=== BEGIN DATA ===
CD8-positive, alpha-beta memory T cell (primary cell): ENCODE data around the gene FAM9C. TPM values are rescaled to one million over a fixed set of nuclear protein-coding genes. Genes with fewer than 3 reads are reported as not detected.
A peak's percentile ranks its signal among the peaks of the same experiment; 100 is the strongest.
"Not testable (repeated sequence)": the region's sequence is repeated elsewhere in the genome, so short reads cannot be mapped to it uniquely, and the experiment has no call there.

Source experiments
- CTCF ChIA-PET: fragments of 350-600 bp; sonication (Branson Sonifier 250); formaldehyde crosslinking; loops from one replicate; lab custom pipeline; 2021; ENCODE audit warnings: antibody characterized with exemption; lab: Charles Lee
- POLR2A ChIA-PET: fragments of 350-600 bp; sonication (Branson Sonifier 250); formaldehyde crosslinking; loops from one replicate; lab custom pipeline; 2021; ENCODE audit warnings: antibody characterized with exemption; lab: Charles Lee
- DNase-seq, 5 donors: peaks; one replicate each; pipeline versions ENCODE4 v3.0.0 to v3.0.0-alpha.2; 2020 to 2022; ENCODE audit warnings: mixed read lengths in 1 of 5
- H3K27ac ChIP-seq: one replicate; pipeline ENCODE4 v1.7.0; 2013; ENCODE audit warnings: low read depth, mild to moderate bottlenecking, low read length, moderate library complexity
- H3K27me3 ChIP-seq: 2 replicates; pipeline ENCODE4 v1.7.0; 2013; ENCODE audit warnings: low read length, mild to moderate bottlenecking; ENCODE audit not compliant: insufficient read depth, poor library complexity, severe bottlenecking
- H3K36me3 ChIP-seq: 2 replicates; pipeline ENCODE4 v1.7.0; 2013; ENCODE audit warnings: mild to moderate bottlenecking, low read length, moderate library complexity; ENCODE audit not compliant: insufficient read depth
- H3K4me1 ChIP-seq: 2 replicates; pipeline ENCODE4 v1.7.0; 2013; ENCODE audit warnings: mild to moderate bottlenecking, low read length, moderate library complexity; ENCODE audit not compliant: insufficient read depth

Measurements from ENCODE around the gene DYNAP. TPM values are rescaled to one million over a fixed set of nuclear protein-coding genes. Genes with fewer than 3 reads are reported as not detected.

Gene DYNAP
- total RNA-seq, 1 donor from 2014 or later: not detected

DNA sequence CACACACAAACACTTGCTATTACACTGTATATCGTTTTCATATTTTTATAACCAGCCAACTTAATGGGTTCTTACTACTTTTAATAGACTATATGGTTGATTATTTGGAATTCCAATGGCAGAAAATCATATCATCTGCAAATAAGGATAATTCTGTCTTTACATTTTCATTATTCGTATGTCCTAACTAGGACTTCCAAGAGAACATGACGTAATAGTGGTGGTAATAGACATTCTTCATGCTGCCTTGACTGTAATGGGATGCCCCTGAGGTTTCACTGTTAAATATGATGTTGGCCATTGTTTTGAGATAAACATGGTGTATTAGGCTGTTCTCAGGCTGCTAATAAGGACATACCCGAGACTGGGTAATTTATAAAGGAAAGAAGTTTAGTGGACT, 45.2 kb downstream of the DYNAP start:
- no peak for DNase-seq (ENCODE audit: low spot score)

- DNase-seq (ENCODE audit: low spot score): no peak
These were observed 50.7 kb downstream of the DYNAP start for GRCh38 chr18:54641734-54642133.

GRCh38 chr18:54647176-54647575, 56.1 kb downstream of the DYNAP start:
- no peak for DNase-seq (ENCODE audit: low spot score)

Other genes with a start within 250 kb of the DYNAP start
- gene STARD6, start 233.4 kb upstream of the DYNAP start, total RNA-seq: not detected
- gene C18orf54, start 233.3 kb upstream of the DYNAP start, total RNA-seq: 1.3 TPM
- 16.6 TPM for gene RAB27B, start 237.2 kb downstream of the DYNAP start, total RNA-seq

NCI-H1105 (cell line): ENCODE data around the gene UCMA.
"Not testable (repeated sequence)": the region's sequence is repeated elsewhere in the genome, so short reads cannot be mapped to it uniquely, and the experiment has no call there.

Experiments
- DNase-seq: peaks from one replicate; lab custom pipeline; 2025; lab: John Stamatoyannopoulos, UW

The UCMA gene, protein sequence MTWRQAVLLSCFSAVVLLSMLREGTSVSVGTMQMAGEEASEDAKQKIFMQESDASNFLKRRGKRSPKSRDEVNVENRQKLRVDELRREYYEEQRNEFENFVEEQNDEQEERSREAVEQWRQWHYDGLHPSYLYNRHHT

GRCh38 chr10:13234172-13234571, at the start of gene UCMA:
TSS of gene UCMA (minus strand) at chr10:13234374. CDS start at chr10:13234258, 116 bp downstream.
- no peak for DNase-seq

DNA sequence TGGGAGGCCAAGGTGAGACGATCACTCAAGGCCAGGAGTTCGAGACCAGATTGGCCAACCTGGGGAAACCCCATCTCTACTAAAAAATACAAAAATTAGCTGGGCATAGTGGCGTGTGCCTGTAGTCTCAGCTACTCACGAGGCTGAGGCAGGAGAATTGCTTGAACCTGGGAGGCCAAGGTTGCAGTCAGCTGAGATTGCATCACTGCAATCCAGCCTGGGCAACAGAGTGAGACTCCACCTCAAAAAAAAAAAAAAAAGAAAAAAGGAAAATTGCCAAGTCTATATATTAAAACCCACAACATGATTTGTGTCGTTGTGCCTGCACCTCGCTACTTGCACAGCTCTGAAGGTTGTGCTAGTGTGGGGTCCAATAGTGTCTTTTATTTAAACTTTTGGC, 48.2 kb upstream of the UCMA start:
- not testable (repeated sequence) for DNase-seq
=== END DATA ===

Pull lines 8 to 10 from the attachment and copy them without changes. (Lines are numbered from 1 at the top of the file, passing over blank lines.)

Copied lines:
- H3K27ac ChIP-seq: one replicate; pipeline ENCODE4 v1.7.0; 2013; ENCODE audit warnings: low read depth, mild to moderate bottlenecking, low read length, moderate library complexity
- H3K27me3 ChIP-seq: 2 replicates; pipeline ENCODE4 v1.7.0; 2013; ENCODE audit warnings: low read length, mild to moderate bottlenecking; ENCODE audit not compliant: insufficient read depth, poor library complexity, severe bottlenecking
- H3K36me3 ChIP-seq: 2 replicates; pipeline ENCODE4 v1.7.0; 2013; ENCODE audit warnings: mild to moderate bottlenecking, low read length, moderate library complexity; ENCODE audit not compliant: insufficient read depth